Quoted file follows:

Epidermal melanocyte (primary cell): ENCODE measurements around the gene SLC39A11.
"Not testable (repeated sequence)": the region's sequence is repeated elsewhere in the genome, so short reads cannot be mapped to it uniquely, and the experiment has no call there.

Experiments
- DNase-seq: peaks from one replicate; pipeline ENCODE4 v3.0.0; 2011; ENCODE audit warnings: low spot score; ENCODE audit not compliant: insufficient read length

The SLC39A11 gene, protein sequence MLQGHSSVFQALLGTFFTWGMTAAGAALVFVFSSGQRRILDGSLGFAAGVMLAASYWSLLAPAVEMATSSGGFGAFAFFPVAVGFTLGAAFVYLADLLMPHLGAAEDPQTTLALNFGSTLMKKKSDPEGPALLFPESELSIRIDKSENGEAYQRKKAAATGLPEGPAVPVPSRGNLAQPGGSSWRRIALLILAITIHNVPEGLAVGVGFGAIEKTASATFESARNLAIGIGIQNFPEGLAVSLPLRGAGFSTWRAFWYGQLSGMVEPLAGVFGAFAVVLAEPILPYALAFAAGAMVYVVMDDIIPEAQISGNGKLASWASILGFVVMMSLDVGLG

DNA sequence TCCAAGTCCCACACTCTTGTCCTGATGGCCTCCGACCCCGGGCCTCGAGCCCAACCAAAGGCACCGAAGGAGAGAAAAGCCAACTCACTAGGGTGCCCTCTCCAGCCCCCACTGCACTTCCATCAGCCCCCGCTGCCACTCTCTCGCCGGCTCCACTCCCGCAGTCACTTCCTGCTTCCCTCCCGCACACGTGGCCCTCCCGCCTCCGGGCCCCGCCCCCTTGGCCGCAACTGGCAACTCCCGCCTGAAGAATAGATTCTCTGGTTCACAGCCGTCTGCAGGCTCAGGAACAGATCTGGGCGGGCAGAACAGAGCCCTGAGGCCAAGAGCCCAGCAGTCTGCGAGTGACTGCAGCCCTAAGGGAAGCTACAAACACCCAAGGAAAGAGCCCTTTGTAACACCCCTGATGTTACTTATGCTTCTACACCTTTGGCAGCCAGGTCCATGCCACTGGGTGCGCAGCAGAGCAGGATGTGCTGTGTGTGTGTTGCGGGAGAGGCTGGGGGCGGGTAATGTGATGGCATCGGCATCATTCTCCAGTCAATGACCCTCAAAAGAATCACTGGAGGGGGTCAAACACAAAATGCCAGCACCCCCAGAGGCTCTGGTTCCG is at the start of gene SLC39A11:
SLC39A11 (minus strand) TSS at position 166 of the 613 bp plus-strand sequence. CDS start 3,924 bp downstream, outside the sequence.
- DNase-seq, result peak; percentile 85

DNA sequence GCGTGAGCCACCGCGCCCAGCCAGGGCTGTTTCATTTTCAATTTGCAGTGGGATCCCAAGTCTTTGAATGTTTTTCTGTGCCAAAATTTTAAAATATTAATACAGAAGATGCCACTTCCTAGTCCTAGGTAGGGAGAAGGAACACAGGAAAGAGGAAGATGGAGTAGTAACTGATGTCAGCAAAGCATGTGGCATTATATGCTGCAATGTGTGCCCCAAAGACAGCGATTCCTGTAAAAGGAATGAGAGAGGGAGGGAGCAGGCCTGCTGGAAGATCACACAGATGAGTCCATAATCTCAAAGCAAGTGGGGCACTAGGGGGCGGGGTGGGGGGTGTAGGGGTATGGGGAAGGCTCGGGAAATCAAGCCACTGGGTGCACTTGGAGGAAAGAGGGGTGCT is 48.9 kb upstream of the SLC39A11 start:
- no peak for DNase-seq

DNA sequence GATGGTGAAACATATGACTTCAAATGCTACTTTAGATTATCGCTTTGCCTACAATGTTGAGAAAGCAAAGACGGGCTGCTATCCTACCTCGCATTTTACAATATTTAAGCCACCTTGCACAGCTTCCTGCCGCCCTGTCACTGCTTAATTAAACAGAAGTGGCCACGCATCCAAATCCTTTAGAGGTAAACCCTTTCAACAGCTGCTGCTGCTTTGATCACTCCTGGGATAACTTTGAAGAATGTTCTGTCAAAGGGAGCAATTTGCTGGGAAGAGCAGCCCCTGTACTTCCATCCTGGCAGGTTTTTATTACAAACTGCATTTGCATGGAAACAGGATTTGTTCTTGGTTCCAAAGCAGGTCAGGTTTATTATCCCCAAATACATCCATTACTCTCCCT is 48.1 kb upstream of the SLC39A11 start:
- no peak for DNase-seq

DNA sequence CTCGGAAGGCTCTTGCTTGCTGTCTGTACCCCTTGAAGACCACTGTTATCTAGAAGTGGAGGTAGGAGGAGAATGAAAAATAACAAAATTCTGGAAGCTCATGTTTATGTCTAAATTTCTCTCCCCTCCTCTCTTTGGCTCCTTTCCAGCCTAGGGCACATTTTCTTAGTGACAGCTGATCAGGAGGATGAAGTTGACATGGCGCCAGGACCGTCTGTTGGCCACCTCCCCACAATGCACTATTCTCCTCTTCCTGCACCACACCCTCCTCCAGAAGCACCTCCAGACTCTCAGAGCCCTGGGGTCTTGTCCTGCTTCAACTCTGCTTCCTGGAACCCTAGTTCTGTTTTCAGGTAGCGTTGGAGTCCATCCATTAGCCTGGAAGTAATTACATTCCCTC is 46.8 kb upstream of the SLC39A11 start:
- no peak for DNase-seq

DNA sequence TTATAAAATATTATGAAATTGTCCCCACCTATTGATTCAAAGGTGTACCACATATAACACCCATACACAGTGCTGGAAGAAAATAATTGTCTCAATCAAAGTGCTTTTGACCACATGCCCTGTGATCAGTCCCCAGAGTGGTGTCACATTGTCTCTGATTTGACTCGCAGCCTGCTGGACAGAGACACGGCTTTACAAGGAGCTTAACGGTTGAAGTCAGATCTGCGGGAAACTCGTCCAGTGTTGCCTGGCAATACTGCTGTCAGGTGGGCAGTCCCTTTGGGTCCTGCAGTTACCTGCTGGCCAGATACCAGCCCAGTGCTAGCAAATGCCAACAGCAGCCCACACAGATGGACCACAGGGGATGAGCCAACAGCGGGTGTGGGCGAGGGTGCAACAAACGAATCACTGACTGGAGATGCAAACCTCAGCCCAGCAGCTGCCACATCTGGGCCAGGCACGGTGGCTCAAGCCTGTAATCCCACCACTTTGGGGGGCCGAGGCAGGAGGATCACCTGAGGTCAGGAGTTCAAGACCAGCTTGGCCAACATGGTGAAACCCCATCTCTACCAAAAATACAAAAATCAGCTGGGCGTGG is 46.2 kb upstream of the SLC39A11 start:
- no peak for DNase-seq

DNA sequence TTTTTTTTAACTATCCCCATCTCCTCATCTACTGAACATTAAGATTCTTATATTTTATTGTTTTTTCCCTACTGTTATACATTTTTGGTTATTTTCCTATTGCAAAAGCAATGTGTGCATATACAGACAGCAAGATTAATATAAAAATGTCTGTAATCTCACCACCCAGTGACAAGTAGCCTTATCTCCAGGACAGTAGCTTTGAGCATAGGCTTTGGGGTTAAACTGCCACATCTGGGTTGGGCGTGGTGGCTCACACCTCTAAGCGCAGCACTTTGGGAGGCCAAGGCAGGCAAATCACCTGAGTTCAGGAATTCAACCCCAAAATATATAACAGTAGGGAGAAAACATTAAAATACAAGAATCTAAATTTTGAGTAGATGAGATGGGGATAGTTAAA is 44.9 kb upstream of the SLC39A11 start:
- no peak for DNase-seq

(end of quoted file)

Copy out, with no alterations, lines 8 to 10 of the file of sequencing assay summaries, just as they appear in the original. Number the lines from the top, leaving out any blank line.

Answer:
- DNase-seq, result peak; percentile 85

DNA sequence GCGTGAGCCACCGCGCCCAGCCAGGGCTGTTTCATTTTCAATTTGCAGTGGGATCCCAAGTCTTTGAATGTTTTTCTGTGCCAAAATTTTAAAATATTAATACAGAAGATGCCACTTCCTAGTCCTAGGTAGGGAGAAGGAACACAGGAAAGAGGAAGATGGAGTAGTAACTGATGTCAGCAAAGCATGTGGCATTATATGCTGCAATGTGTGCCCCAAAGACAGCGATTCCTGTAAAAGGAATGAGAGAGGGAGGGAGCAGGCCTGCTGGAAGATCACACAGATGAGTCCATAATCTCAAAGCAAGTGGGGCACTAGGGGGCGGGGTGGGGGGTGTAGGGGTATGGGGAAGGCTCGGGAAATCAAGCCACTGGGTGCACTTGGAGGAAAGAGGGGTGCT is 48.9 kb upstream of the SLC39A11 start:
- no peak for DNase-seq